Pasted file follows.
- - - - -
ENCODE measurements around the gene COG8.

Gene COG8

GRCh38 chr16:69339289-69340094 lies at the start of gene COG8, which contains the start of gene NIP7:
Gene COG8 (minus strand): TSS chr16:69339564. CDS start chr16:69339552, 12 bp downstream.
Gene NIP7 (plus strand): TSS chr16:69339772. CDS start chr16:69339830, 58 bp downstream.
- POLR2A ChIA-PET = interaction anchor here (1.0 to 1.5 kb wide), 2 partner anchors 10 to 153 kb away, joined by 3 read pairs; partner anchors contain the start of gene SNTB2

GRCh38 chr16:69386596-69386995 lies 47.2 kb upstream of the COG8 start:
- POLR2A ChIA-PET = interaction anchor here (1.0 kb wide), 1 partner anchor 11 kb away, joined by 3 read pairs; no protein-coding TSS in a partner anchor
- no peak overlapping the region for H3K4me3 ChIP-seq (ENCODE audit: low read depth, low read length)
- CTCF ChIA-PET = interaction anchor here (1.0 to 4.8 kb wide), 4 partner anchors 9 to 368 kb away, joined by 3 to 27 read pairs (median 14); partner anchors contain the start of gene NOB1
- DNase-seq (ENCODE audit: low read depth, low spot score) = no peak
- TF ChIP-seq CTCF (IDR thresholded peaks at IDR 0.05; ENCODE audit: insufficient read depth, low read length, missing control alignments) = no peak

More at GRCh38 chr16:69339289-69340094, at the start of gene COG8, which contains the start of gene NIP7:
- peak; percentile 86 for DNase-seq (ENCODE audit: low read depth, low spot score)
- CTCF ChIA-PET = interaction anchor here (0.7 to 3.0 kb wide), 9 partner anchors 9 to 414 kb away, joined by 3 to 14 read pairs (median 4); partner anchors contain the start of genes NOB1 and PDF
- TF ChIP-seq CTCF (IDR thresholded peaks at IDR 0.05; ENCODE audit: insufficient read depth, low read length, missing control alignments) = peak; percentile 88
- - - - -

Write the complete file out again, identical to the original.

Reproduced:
ENCODE measurements around the gene COG8.

Gene COG8

GRCh38 chr16:69339289-69340094 lies at the start of gene COG8, which contains the start of gene NIP7:
Gene COG8 (minus strand): TSS chr16:69339564. CDS start chr16:69339552, 12 bp downstream.
Gene NIP7 (plus strand): TSS chr16:69339772. CDS start chr16:69339830, 58 bp downstream.
- POLR2A ChIA-PET = interaction anchor here (1.0 to 1.5 kb wide), 2 partner anchors 10 to 153 kb away, joined by 3 read pairs; partner anchors contain the start of gene SNTB2

GRCh38 chr16:69386596-69386995 lies 47.2 kb upstream of the COG8 start:
- POLR2A ChIA-PET = interaction anchor here (1.0 kb wide), 1 partner anchor 11 kb away, joined by 3 read pairs; no protein-coding TSS in a partner anchor
- no peak overlapping the region for H3K4me3 ChIP-seq (ENCODE audit: low read depth, low read length)
- CTCF ChIA-PET = interaction anchor here (1.0 to 4.8 kb wide), 4 partner anchors 9 to 368 kb away, joined by 3 to 27 read pairs (median 14); partner anchors contain the start of gene NOB1
- DNase-seq (ENCODE audit: low read depth, low spot score) = no peak
- TF ChIP-seq CTCF (IDR thresholded peaks at IDR 0.05; ENCODE audit: insufficient read depth, low read length, missing control alignments) = no peak

More at GRCh38 chr16:69339289-69340094, at the start of gene COG8, which contains the start of gene NIP7:
- peak; percentile 86 for DNase-seq (ENCODE audit: low read depth, low spot score)
- CTCF ChIA-PET = interaction anchor here (0.7 to 3.0 kb wide), 9 partner anchors 9 to 414 kb away, joined by 3 to 14 read pairs (median 4); partner anchors contain the start of genes NOB1 and PDF
- TF ChIP-seq CTCF (IDR thresholded peaks at IDR 0.05; ENCODE audit: insufficient read depth, low read length, missing control alignments) = peak; percentile 88